Monday, 12 November 2007

35.3-7, BDI Agents: From Theory to Practice

Notes taken from 'BDI Agents: From Theory to Practive' (1995), by Anand S. Rao and Michael P. Georgeff

3, Decision Trees to Possible Worlds

4, BDI Logics

The above transformation [of Section 3] provides the basis for developing a logical theory for deliberation by agents that is compatible with quantitative decision theory in those cases where we have good estimates for probabilities and payoffs. However, it does not address the case in which we do not have such estimates, nor does it address the dynamic aspects of deliberation, particularly those concerning commitment to previous decisions.

We begin by abstracting the model given above to reduce probabilities and payoffs to dichotomous (0-1) values. That is, we consider propositions to be either believed or not believed, desired or not desired, and intended or not intended, rather than ascribing continuous measures to them. Within such a framework, we first look at the static properties we would want of BDI systems and next their dynamic properties...

Static Constraints: The static relationships among the belief-, desire-, and intention-accessible worlds can be examined along two different dimensions, one with respect to the sets of possible worlds and the other with respect to the structure of the possible worlds...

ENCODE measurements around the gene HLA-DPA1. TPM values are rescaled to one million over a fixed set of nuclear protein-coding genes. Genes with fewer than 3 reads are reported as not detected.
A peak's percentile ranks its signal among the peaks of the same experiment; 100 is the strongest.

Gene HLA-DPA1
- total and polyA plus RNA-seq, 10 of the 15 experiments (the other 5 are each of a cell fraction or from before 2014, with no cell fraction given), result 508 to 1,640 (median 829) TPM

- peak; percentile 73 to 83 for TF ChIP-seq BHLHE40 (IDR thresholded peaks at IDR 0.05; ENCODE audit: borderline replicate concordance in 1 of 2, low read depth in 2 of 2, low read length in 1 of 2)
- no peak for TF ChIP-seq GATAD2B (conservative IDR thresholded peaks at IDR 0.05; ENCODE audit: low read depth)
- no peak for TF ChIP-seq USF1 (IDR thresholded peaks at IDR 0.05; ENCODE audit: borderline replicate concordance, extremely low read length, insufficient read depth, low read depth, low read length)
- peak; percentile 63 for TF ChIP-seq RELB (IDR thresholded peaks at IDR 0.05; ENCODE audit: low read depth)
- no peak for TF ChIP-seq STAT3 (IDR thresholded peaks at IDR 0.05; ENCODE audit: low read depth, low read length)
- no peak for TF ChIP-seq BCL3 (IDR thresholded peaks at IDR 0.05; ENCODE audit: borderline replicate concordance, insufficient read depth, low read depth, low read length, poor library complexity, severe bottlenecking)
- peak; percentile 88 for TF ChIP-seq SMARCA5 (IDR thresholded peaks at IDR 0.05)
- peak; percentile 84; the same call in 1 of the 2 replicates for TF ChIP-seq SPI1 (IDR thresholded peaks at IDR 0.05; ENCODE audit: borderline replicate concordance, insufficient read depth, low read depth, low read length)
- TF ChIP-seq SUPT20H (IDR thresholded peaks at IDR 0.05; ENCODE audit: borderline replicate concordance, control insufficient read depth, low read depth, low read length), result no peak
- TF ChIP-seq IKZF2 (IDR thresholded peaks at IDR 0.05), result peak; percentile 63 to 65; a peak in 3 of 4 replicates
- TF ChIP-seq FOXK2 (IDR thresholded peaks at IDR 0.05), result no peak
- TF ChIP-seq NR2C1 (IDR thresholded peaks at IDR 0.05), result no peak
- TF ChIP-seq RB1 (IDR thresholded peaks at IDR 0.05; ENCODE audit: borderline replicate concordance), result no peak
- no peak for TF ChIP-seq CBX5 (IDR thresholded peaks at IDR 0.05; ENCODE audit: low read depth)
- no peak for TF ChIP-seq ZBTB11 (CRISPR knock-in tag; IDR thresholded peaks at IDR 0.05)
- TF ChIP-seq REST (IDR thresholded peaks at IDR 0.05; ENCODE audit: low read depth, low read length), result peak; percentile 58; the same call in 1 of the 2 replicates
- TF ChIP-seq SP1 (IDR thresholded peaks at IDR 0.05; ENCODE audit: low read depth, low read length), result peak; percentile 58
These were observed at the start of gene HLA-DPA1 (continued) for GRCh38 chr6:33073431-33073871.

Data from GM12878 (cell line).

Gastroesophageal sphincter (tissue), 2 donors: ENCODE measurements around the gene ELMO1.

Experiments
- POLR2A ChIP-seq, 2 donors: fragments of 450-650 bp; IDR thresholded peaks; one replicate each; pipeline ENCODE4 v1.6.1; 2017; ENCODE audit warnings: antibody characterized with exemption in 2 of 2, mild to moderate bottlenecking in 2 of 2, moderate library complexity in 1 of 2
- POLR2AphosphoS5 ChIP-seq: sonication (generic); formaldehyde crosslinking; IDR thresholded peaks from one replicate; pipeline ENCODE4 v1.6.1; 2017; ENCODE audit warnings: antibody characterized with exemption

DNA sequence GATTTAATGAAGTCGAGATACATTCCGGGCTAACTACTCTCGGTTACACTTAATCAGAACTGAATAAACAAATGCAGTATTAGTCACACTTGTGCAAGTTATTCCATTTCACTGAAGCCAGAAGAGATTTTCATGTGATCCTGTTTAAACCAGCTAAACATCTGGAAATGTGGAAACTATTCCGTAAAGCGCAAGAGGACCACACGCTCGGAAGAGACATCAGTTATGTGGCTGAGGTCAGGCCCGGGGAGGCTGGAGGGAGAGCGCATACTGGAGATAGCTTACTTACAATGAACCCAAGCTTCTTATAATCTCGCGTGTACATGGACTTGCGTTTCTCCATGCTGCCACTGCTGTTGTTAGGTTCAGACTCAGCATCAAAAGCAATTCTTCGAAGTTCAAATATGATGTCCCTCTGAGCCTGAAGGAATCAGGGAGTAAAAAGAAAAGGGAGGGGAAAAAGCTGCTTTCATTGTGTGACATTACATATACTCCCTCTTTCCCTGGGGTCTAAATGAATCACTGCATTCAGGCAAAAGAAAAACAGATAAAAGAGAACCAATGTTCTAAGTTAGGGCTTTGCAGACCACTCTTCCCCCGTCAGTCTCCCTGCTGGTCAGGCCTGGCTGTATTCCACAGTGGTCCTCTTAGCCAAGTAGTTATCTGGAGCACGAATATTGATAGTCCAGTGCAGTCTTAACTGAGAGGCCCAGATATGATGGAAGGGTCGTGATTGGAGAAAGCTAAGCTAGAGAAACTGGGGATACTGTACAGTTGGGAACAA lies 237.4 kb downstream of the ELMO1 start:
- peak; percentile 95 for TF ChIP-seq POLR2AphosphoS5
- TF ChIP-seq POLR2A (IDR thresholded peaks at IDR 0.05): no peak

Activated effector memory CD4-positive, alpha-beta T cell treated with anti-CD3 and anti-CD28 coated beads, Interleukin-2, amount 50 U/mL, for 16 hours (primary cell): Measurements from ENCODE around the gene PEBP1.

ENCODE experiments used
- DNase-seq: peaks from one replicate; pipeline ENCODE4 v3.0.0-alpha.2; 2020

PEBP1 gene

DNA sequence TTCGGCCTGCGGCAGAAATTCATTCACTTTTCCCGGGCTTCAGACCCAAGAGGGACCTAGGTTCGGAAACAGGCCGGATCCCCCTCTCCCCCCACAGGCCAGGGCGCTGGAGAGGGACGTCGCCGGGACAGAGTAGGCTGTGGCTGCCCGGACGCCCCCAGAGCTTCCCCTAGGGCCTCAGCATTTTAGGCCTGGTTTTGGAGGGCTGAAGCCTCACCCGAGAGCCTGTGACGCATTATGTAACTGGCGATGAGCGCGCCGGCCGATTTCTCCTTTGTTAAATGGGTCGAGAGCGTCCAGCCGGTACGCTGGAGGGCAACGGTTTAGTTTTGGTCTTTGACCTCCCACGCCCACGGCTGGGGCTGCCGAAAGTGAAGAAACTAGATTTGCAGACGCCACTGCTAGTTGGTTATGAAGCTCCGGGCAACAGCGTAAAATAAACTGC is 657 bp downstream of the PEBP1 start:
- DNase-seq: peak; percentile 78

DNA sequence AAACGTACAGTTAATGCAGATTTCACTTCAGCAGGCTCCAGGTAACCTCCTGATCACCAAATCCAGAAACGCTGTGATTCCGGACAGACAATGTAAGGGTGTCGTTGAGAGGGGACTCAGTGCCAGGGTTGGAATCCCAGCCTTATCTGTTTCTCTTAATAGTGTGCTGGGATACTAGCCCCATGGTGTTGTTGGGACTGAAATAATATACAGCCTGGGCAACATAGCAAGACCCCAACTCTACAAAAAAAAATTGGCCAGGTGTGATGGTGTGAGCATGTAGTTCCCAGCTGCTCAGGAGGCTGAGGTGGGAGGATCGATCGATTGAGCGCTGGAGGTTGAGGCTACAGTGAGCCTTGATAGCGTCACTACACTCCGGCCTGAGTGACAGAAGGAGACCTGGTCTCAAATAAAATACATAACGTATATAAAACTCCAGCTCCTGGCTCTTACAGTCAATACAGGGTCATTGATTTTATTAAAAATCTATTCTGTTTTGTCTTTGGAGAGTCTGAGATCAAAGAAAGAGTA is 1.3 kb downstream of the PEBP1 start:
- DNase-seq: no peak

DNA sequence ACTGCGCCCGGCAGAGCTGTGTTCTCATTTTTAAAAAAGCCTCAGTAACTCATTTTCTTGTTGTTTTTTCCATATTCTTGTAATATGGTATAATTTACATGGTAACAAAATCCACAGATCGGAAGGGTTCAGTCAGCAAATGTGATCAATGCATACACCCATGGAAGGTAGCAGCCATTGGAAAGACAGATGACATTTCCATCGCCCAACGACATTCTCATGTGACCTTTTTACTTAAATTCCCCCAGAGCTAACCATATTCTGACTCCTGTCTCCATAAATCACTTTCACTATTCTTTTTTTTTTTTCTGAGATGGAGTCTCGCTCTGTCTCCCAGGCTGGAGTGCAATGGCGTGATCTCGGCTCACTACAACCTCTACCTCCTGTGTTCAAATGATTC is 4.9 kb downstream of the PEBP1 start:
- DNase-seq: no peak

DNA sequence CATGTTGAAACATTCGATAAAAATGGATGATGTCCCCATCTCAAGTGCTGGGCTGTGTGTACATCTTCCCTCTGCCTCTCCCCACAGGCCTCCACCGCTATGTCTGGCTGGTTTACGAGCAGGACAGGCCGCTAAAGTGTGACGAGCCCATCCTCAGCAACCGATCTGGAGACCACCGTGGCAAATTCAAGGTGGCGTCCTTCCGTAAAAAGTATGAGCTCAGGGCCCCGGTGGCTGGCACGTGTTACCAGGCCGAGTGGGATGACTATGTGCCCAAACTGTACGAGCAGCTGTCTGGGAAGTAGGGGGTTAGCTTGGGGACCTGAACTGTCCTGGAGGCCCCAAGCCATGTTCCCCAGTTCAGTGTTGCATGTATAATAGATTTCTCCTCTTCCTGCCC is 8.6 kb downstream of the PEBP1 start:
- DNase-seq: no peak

Dynamic Constraints: As discussed earlier, an important aspect of a BDI architecture is the notion of commitment to previous decisions. A commitment embodies the balance between the reactivity and goal-directedness of an agent-oriented system. In a continuously changing environment, commitment lends a certan sense of stability to the reasoning process of an agent. This results in savings in computational effort and hence better overall performance.

A commitment usually has two parts to it: one is the condition that the agent is committed to maintain, called the commitment condition, and the second is the condition under which the agent gives up the commitment, called the termination condition. As the agent has no direct control over its beliefs and desires, there is no way that it can adopt or effectively realize a commitment strategy over these attitudes. Thus we restrict the commitment condition to intentions...

5, Abstract Architecture

6, Applications

7, Comparison and Conclusion

... While the earlier formalisms present a particular set of semantic constraints or axioms as being the formalization of a BDI agent, we adopt the view that one should be able to choose an appropriate BDI system for an application based on the rational behaviours required for that application. As a result, following the modal logic tradition, we have discussed how one can categorize different combinations of interactions between beliefs, desires, and intentions...

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